June 1st, 2011
“The main reason behind the non-progress of the Doha Round of negotiations by the WTO Members is that there is no clear, committed constituency behind it in most countries. Neither the political leadership nor the business is interested in concluding the Doha Round. On the other hand, there is a committed constituency in favour of the multilateral trading system,” said Pradeep Mehta, Secretary General, CUTS International.
“Unfortunately the latter has not strengthened the former. Now, there is a danger that the lack of commitment on the former seeps into the latter,” he argued.
Reacting to WTO Director-General’s yesterday’s presentation at the Trade Negotiations Committee on a possible Plan B to be delivered at the WTO Ministerial Conference in December 2011, Mehta said that it is not necessary to equate the Doha Round and its positive outcomes with the vitality of the WTO. “The success of this Plan B will depend on de-coupling of these two issues,” he added.
The crux of this Plan B is to deliver on some critical issues faced by the least developed countries plus a few others and also to agree to a plan to deal with the rest of the issues. There was general support from the WTO Members to this Plan B but that is no guarantee that it will work.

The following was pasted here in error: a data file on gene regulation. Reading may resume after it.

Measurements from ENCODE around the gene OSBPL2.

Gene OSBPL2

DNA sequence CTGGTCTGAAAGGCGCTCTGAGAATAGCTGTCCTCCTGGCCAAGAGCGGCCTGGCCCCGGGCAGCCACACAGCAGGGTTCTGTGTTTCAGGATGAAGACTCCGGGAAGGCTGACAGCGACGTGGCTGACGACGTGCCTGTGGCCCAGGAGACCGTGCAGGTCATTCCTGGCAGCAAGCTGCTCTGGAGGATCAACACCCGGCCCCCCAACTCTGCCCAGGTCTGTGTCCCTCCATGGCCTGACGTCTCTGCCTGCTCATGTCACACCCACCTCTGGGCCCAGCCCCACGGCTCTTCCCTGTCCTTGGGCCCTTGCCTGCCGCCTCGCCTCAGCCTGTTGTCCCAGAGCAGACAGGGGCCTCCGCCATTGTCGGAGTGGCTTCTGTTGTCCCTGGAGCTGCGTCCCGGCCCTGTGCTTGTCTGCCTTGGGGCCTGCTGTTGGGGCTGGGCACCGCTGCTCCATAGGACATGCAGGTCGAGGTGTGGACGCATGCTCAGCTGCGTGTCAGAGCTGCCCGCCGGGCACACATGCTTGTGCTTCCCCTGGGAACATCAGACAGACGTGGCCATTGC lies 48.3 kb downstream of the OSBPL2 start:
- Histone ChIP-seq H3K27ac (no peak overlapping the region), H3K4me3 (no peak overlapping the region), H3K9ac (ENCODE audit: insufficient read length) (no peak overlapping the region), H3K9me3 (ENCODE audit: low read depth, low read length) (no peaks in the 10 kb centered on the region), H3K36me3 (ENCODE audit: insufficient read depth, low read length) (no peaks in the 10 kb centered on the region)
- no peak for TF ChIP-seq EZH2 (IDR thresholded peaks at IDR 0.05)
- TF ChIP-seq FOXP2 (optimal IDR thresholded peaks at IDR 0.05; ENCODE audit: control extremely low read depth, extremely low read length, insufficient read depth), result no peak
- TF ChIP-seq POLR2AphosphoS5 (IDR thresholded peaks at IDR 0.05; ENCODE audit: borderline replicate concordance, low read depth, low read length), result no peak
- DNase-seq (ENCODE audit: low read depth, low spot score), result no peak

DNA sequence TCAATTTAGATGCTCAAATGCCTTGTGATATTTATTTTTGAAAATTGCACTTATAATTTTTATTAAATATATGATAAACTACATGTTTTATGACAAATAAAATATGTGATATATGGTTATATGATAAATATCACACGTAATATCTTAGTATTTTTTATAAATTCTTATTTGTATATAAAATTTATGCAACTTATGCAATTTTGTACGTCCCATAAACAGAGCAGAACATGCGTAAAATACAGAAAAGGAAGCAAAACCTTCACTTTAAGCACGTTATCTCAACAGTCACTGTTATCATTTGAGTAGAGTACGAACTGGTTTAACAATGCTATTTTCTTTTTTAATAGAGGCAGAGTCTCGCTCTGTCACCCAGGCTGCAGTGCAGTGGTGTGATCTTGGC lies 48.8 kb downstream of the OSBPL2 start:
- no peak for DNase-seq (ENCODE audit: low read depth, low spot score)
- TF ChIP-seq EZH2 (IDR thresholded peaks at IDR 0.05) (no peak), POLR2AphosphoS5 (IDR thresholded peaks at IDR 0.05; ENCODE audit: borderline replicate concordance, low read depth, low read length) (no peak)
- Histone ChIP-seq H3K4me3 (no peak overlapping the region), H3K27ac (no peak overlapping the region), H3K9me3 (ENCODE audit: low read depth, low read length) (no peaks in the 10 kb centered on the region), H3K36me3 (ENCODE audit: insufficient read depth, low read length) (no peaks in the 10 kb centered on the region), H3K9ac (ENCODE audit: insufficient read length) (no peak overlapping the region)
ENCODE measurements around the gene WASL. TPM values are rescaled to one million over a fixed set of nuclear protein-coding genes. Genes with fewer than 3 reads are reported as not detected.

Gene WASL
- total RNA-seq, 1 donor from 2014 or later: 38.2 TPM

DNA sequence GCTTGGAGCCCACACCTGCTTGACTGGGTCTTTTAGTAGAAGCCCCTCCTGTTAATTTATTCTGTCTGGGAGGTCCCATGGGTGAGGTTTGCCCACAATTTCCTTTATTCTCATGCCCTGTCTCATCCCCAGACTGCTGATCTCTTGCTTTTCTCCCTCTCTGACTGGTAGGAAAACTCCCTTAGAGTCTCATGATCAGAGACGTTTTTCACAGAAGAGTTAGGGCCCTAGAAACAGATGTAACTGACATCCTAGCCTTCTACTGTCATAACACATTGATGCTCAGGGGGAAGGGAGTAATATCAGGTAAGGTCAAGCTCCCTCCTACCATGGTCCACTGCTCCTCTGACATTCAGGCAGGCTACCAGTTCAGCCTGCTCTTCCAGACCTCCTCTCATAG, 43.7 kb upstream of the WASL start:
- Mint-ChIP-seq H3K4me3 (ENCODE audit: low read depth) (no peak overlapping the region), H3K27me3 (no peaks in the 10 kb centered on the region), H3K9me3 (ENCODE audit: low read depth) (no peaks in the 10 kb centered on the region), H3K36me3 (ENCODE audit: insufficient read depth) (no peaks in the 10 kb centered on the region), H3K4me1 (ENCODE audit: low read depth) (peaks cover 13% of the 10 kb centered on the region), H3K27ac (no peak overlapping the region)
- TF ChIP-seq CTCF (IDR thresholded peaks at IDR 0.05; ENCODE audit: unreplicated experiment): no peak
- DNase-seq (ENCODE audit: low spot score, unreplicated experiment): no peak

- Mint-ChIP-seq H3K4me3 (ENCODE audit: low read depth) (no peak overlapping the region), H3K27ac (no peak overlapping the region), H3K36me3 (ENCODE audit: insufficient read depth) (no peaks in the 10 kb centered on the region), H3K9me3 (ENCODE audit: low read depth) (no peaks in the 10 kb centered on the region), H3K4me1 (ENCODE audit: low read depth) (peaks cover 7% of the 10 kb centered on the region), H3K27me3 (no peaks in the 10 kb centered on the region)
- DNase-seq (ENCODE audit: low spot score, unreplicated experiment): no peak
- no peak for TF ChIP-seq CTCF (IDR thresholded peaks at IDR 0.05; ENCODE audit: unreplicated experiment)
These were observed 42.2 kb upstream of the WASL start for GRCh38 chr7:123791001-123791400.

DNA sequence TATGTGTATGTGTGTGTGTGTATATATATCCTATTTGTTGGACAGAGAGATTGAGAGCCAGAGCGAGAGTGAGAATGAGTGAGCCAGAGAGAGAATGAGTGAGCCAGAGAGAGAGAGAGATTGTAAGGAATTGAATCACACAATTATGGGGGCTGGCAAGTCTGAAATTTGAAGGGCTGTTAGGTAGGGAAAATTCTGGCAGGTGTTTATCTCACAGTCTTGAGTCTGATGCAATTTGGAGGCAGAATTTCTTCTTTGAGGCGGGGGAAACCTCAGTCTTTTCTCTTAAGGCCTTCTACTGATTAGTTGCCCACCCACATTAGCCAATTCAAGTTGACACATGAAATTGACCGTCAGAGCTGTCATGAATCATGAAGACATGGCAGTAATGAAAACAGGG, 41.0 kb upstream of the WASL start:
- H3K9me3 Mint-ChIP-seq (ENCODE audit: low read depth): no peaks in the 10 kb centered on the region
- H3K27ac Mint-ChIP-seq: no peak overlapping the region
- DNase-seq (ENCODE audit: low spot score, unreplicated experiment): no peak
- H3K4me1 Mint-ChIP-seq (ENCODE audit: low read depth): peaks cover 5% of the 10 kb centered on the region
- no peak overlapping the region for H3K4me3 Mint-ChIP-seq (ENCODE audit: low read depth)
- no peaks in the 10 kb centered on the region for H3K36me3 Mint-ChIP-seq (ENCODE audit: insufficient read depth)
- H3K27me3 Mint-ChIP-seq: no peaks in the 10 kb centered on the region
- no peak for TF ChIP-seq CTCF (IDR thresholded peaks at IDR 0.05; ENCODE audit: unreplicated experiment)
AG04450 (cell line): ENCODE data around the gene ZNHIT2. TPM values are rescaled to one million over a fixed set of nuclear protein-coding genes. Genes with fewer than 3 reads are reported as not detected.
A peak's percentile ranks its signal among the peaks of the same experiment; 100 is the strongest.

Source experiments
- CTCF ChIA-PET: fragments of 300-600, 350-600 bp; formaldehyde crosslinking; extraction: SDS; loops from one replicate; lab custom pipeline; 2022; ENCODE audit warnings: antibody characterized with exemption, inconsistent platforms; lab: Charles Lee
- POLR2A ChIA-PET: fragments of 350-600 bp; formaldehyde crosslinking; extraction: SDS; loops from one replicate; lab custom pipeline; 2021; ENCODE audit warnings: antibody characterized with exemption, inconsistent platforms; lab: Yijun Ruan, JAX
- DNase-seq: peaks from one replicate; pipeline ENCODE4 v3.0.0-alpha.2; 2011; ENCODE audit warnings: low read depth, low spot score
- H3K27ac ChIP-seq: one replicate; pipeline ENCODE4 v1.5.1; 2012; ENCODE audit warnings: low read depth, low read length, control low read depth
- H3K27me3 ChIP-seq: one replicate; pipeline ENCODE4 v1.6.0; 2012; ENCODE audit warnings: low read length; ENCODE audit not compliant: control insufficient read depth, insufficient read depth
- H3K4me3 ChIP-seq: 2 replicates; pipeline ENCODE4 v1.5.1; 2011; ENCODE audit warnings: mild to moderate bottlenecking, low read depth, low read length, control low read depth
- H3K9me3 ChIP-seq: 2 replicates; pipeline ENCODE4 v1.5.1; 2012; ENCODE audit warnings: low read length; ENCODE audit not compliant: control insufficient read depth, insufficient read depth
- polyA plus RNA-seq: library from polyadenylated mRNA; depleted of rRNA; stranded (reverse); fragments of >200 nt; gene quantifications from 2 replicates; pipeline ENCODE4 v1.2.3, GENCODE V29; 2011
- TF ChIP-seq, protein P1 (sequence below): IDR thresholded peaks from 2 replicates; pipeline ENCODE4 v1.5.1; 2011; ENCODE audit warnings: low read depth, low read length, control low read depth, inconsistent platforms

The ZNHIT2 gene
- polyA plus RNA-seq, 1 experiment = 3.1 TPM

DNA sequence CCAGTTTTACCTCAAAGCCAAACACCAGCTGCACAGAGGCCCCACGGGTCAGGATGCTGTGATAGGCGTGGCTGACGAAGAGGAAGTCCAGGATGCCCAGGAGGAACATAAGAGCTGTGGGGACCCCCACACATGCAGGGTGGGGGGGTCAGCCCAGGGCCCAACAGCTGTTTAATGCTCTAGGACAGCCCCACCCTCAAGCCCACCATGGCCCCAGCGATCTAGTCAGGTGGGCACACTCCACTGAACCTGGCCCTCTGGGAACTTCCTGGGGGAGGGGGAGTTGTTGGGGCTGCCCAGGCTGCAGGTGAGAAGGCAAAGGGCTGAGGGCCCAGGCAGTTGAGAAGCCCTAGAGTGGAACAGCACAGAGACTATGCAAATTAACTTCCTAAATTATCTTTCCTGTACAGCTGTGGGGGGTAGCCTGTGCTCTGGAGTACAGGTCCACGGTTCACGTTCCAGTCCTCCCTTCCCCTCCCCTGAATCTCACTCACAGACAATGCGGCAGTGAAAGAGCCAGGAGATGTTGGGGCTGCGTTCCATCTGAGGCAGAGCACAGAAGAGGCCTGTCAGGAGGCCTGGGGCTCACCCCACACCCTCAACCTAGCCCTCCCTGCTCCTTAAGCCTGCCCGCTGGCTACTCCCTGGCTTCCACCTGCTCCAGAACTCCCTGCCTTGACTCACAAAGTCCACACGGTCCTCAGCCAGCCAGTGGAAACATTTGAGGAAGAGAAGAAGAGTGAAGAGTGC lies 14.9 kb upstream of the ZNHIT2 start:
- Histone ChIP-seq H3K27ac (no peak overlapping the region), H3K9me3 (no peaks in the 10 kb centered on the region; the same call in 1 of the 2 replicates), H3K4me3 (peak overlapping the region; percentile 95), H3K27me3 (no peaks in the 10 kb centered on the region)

The US has already indicated its reservation on zero-duty market access on all products from LDCs and also on cotton subsidies. These two issues were specifically mentioned by the WTO Director-General while presenting this Plan B.
The ‘plus’ issues proposed by various WTO Members to be included in this Plan B include: export restriction, export competition in agriculture, fisheries subsidies, 28 special and differential treatment proposals (which were to be adopted at Cancun in 2003), transparency mechanism in regional/preferential trade agreements, horizontal mechanism in non-tariff measures.
WTO Members also presented some principles that should guide the selection of plus issues. They are: feasibility, doability, balance, development, etc. Unless there is a firm direction to deal with these issues they may degenerate into the mess as witnessed in the Doha Round of negotiations.
While an early and positive outcome of the Doha Round would have strengthened the WTO, should the opposite be necessarily true? The Doha Round should be taken off WTO’s back by putting it on a track that is not organically linked to WTO’s vitality.
According to CUTS International, a leading international NGO working on trade and regulatory issues, “The relevance, vitality and utility of the WTO are not wholly dependent on conducting rounds of negotiations. Mr. Lamy’s Plan B is in that direction and thus, it should be supported.”